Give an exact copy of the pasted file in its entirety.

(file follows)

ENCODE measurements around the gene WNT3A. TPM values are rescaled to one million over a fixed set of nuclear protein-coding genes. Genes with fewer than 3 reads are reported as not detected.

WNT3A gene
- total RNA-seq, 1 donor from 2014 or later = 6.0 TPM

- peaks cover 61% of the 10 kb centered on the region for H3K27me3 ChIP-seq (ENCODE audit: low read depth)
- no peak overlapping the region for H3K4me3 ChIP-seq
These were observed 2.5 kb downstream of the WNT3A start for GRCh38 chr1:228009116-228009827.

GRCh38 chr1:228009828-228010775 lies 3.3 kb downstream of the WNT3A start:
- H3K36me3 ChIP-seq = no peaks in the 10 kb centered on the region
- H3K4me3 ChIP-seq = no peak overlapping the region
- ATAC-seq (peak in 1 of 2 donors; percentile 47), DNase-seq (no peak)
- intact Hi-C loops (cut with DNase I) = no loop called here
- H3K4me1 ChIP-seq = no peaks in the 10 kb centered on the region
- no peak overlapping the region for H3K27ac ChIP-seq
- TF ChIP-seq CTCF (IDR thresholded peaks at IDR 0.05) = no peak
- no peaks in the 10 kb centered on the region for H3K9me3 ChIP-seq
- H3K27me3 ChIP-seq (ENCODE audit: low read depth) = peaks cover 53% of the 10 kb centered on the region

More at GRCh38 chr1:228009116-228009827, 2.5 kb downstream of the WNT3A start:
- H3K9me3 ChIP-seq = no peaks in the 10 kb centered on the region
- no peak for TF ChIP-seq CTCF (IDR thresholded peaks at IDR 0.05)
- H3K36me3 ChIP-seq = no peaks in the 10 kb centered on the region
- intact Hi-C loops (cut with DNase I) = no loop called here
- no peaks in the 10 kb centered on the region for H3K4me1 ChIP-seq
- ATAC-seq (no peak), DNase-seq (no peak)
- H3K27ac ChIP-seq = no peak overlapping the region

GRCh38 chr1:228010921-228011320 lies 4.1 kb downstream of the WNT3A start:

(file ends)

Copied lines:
ENCODE measurements around the gene WNT3A. TPM values are rescaled to one million over a fixed set of nuclear protein-coding genes. Genes with fewer than 3 reads are reported as not detected.

WNT3A gene
- total RNA-seq, 1 donor from 2014 or later = 6.0 TPM

- peaks cover 61% of the 10 kb centered on the region for H3K27me3 ChIP-seq (ENCODE audit: low read depth)
- no peak overlapping the region for H3K4me3 ChIP-seq
These were observed 2.5 kb downstream of the WNT3A start for GRCh38 chr1:228009116-228009827.

GRCh38 chr1:228009828-228010775 lies 3.3 kb downstream of the WNT3A start:
- H3K36me3 ChIP-seq = no peaks in the 10 kb centered on the region
- H3K4me3 ChIP-seq = no peak overlapping the region
- ATAC-seq (peak in 1 of 2 donors; percentile 47), DNase-seq (no peak)
- intact Hi-C loops (cut with DNase I) = no loop called here
- H3K4me1 ChIP-seq = no peaks in the 10 kb centered on the region
- no peak overlapping the region for H3K27ac ChIP-seq
- TF ChIP-seq CTCF (IDR thresholded peaks at IDR 0.05) = no peak
- no peaks in the 10 kb centered on the region for H3K9me3 ChIP-seq
- H3K27me3 ChIP-seq (ENCODE audit: low read depth) = peaks cover 53% of the 10 kb centered on the region

More at GRCh38 chr1:228009116-228009827, 2.5 kb downstream of the WNT3A start:
- H3K9me3 ChIP-seq = no peaks in the 10 kb centered on the region
- no peak for TF ChIP-seq CTCF (IDR thresholded peaks at IDR 0.05)
- H3K36me3 ChIP-seq = no peaks in the 10 kb centered on the region
- intact Hi-C loops (cut with DNase I) = no loop called here
- no peaks in the 10 kb centered on the region for H3K4me1 ChIP-seq
- ATAC-seq (no peak), DNase-seq (no peak)
- H3K27ac ChIP-seq = no peak overlapping the region

GRCh38 chr1:228010921-228011320 lies 4.1 kb downstream of the WNT3A start: